Bamburgh Castle was our next stop. Defiantly worth the trip for everyone. It is right on the coast. You can see Lindisfarne and Innerfarne from the heights. The interior is superb. There is a really fun industrial museum there as well. The Armstrong family still lives there. The first Armstrong was an engineer and ran a number of companies and had great number of patents, including the one for pop rivets. From there we tried to go to Dunstanburg Castle (ruins), but the footpaths were closed, because of the Foot and Mouth outbreak. It was the only place we couldn't go to.
We drove along the coast and eventually wandered inland to Alnwick. Alnwick Castle was our next stop. Getting late in the day on Sunday. Another very well kept castle. The interior was not as extensive as Bamburg, but just as nice. The Harry Potter movie was filmed here. There is already a school on the grounds, so many of the shots were an easy jump.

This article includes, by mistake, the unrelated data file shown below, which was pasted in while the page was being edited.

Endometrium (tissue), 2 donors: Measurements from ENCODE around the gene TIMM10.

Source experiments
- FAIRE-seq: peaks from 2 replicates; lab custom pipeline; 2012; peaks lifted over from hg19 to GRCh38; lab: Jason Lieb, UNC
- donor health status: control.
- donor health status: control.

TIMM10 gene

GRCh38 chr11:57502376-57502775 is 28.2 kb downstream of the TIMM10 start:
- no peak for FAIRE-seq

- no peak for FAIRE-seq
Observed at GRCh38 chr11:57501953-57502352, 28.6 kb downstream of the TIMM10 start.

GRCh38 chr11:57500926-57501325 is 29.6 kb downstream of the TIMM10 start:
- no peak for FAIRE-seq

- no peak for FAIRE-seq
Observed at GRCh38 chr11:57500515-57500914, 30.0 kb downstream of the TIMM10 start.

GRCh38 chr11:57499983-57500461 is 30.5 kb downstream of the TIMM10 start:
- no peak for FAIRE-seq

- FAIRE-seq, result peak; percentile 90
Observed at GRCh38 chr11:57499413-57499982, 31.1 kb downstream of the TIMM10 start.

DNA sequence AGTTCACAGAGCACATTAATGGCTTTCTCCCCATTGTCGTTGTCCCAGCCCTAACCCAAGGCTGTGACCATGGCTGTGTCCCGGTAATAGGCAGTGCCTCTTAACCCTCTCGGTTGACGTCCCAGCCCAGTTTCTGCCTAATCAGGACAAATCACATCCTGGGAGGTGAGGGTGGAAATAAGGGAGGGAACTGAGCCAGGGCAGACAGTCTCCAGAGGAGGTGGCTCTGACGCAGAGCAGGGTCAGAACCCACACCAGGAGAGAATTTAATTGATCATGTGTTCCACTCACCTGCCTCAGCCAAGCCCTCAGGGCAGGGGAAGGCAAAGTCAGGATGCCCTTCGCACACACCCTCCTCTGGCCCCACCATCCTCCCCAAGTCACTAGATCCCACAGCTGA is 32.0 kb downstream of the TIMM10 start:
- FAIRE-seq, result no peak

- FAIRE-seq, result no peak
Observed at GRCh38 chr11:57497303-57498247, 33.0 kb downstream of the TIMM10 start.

I really have to thank all of the people who open their homes for these tours. I know that it is usually a financial decision, but I really appreciate the chance to see so much history.
From there we headed home. Byron and I realized after 5pm that we needed gas. Now getting gas on a Sunday is hard enough, but on a Sunday after 5pm, its impossible. Unless you are on an M road. We weren't. So hungry and on low we headed home. we stopped at Allenheads at the Antique Bar for dinner and asked about fuel. We got a blank look. Dinner was good. On to the car on fumes. We stayed in gear until we hit the downhill to our valley. We then coasted all the way to Wearhead. Made it home. Byron made a comment about walking to the nearest phone booth if we ran out. Phone booths are harder to find here than gas stations.